"W3","Arik Air","Nnamdi Azikiwe Intl","Nigeria","ABV","Kotoka Intl","ACC","Ghana"
"W3","Arik Air","Nnamdi Azikiwe Intl","Nigeria","ABV","Benin","BNI","Nigeria"
"W3","Arik Air","Nnamdi Azikiwe Intl","Nigeria","ABV","Calabar","CBQ","Nigeria"
"W3","Arik Air","Nnamdi Azikiwe Intl","Nigeria","ABV","Enugu","ENU","Nigeria"
"W3","Arik Air","Nnamdi Azikiwe Intl","Nigeria","ABV","Ibadan","IBA","Nigeria"
"W3","Arik Air","Nnamdi Azikiwe Intl","Nigeria","ABV","Ilorin","ILR","Nigeria"
"W3","Arik Air","Nnamdi Azikiwe Intl","Nigeria","ABV","Mallam Aminu Intl","KAN","Nigeria"
"W3","Arik Air","Nnamdi Azikiwe Intl","Nigeria","ABV","Murtala Muhammed","LOS","Nigeria"
"W3","Arik Air","Nnamdi Azikiwe Intl","Nigeria","ABV","Maiduguri","MIU","Nigeria"
"W3","Arik Air","Nnamdi Azikiwe Intl","Nigeria","ABV","Port Harcourt Intl","PHC","Nigeria"
"W3","Arik Air","Nnamdi Azikiwe Intl","Nigeria","ABV","Imo Airport","QOW","Nigeria"
"W3","Arik Air","Nnamdi Azikiwe Intl","Nigeria","ABV","Warri Airport","QRW","Nigeria"
"W3","Arik Air","Nnamdi Azikiwe Intl","Nigeria","ABV","Sadiq Abubakar Iii Intl","SKO","Nigeria"
"W3","Arik Air","Nnamdi Azikiwe Intl","Nigeria","ABV","Yola","YOL","Nigeria"
"W3","Arik Air","Benin","Nigeria","BNI","Nnamdi Azikiwe Intl","ABV","Nigeria"
"W3","Arik Air","Benin","Nigeria","BNI","Murtala Muhammed","LOS","Nigeria"
"W3","Arik Air","Calabar","Nigeria","CBQ","Nnamdi Azikiwe Intl","ABV","Nigeria"
"W3","Arik Air","Calabar","Nigeria","CBQ","Murtala Muhammed","LOS","Nigeria"
"W3","Arik Air","Enugu","Nigeria","ENU","Nnamdi Azikiwe Intl","ABV","Nigeria"
"W3","Arik Air","Enugu","Nigeria","ENU","Murtala Muhammed","LOS","Nigeria"
"W3","Arik Air","Ibadan","Nigeria","IBA","Nnamdi Azikiwe Intl","ABV","Nigeria"
"W3","Arik Air","Ilorin","Nigeria","ILR","Nnamdi Azikiwe Intl","ABV","Nigeria"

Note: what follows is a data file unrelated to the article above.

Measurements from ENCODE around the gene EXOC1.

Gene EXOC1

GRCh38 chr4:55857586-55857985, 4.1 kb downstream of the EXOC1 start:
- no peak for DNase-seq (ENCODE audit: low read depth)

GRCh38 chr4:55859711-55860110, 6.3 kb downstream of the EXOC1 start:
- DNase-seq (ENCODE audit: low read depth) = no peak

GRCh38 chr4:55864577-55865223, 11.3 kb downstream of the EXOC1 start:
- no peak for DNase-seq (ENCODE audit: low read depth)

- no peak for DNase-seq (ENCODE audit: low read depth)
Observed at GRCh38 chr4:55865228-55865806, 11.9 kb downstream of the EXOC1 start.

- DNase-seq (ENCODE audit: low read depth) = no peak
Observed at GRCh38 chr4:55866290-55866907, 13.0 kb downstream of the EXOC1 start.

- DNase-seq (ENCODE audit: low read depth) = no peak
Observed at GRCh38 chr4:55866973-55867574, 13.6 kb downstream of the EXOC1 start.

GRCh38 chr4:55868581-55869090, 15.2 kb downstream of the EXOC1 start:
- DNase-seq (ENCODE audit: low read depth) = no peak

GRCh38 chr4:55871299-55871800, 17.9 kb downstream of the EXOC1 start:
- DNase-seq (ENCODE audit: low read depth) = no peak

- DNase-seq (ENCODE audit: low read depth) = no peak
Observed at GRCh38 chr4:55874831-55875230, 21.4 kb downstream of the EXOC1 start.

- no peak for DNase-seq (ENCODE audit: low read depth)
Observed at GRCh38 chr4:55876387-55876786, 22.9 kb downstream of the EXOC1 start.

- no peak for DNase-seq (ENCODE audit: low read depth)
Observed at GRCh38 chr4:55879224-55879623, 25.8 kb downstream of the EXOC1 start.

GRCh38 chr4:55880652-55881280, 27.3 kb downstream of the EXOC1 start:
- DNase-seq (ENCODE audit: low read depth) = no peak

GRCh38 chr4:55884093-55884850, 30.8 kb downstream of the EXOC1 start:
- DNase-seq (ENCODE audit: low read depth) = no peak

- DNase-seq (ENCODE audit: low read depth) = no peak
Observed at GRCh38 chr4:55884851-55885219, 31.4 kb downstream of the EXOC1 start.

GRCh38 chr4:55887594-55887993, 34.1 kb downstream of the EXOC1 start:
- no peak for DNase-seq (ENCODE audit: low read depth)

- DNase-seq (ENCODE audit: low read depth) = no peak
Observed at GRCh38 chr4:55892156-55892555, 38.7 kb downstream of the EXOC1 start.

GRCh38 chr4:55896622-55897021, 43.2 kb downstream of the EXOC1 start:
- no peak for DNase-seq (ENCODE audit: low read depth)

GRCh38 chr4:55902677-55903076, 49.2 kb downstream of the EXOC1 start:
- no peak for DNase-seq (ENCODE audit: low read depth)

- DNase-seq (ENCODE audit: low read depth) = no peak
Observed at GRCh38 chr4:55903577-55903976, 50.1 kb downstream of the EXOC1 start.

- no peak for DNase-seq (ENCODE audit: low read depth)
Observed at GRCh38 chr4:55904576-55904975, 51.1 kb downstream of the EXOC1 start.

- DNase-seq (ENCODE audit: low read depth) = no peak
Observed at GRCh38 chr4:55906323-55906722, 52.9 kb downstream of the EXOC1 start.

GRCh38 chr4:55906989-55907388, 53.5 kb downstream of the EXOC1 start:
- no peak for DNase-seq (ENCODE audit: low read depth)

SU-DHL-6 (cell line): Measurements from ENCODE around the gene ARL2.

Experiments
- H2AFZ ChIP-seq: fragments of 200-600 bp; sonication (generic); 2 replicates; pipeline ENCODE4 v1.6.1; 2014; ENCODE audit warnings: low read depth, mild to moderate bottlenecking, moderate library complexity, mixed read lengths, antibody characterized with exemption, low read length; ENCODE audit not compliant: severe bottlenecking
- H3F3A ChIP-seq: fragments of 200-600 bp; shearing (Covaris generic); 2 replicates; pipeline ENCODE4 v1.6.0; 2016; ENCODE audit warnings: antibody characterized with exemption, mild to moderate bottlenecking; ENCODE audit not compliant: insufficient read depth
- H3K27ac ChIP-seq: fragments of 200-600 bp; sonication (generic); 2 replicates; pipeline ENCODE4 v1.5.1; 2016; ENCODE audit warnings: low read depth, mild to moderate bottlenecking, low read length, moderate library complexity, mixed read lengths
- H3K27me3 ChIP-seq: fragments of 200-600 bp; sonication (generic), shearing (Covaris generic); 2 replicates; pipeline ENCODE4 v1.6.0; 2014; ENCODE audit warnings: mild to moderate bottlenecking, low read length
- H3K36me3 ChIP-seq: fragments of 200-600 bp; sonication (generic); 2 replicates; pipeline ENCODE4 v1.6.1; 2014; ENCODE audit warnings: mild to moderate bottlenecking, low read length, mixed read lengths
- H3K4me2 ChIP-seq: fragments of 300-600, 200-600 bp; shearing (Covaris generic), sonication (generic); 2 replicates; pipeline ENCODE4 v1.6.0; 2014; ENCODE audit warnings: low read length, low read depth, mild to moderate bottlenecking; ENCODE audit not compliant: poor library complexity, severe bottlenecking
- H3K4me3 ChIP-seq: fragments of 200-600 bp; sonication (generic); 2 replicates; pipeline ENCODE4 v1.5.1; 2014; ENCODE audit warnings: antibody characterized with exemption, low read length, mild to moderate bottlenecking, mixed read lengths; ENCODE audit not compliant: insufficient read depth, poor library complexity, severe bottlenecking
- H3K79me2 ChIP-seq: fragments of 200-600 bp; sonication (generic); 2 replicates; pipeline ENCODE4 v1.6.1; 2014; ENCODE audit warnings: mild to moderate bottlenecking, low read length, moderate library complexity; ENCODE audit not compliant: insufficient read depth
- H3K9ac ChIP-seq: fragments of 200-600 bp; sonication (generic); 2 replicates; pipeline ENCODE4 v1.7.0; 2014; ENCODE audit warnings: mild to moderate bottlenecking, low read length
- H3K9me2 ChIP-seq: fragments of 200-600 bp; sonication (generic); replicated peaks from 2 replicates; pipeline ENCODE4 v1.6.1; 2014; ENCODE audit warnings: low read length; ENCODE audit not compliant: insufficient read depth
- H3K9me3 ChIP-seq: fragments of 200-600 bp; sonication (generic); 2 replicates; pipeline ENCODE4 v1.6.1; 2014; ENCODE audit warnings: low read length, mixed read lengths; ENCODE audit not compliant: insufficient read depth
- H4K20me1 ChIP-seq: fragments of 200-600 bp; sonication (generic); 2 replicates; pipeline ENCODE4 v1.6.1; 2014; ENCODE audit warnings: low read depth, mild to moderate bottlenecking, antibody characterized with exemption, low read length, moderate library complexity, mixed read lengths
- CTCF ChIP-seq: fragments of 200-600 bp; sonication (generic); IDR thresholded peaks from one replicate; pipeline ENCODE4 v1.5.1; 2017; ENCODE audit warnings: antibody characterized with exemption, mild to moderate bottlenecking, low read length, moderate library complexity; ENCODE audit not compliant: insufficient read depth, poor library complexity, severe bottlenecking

"W3","Arik Air","Yakubu Gowon","Nigeria","JOS","Murtala Muhammed","LOS","Nigeria"
"W3","Arik Air","Kaduna","Nigeria","KAD","Murtala Muhammed","LOS","Nigeria"
"W3","Arik Air","Mallam Aminu Intl","Nigeria","KAN","Nnamdi Azikiwe Intl","ABV","Nigeria"
"W3","Arik Air","Mallam Aminu Intl","Nigeria","KAN","Murtala Muhammed","LOS","Nigeria"
"W3","Arik Air","Murtala Muhammed","Nigeria","LOS","Nnamdi Azikiwe Intl","ABV","Nigeria"
"W3","Arik Air","Murtala Muhammed","Nigeria","LOS","Kotoka Intl","ACC","Ghana"
"W3","Arik Air","Murtala Muhammed","Nigeria","LOS","Benin","BNI","Nigeria"
"W3","Arik Air","Murtala Muhammed","Nigeria","LOS","Calabar","CBQ","Nigeria"
"W3","Arik Air","Murtala Muhammed","Nigeria","LOS","Leopold Sedar Senghor Intl","DKR","Senegal"
"W3","Arik Air","Murtala Muhammed","Nigeria","LOS","Douala","DLA","Cameroon"
"W3","Arik Air","Murtala Muhammed","Nigeria","LOS","Enugu","ENU","Nigeria"
"W3","Arik Air","Murtala Muhammed","Nigeria","LOS","Freetown Lungi","FNA","Sierra Leone"
"W3","Arik Air","Murtala Muhammed","Nigeria","LOS","John F Kennedy Intl","JFK","United States"
"W3","Arik Air","Murtala Muhammed","Nigeria","LOS","Johannesburg Intl","JNB","South Africa"
"W3","Arik Air","Murtala Muhammed","Nigeria","LOS","Yakubu Gowon","JOS","Nigeria"
"W3","Arik Air","Murtala Muhammed","Nigeria","LOS","Kaduna","KAD","Nigeria"
"W3","Arik Air","Murtala Muhammed","Nigeria","LOS","Mallam Aminu Intl","KAN","Nigeria"
"W3","Arik Air","Murtala Muhammed","Nigeria","LOS","Luanda 4 De Fevereiro","LAD","Angola"
"W3","Arik Air","Murtala Muhammed","Nigeria","LOS","Heathrow","LHR","United Kingdom"
"W3","Arik Air","Murtala Muhammed","Nigeria","LOS","Port Harcourt Intl","PHC","Nigeria"
"W3","Arik Air","Murtala Muhammed","Nigeria","LOS","Imo Airport","QOW","Nigeria"
"W3","Arik Air","Murtala Muhammed","Nigeria","LOS","Warri Airport","QRW","Nigeria"
"W3","Arik Air","Maiduguri","Nigeria","MIU","Nnamdi Azikiwe Intl","ABV","Nigeria"
"W3","Arik Air","Port Harcourt Intl","Nigeria","PHC","Nnamdi Azikiwe Intl","ABV","Nigeria"
"W3","Arik Air","Port Harcourt Intl","Nigeria","PHC","Murtala Muhammed","LOS","Nigeria"
"W3","Arik Air","Imo Airport","Nigeria","QOW","Nnamdi Azikiwe Intl","ABV","Nigeria"
"W3","Arik Air","Imo Airport","Nigeria","QOW","Murtala Muhammed","LOS","Nigeria"
"W3","Arik Air","Warri Airport","Nigeria","QRW","Nnamdi Azikiwe Intl","ABV","Nigeria"
"W3","Arik Air","Warri Airport","Nigeria","QRW","Murtala Muhammed","LOS","Nigeria"
"W3","Arik Air","Sadiq Abubakar Iii Intl","Nigeria","SKO","Nnamdi Azikiwe Intl","ABV","Nigeria"
"W3","Arik Air","Yola","Nigeria","YOL","Nnamdi Azikiwe Intl","ABV","Nigeria"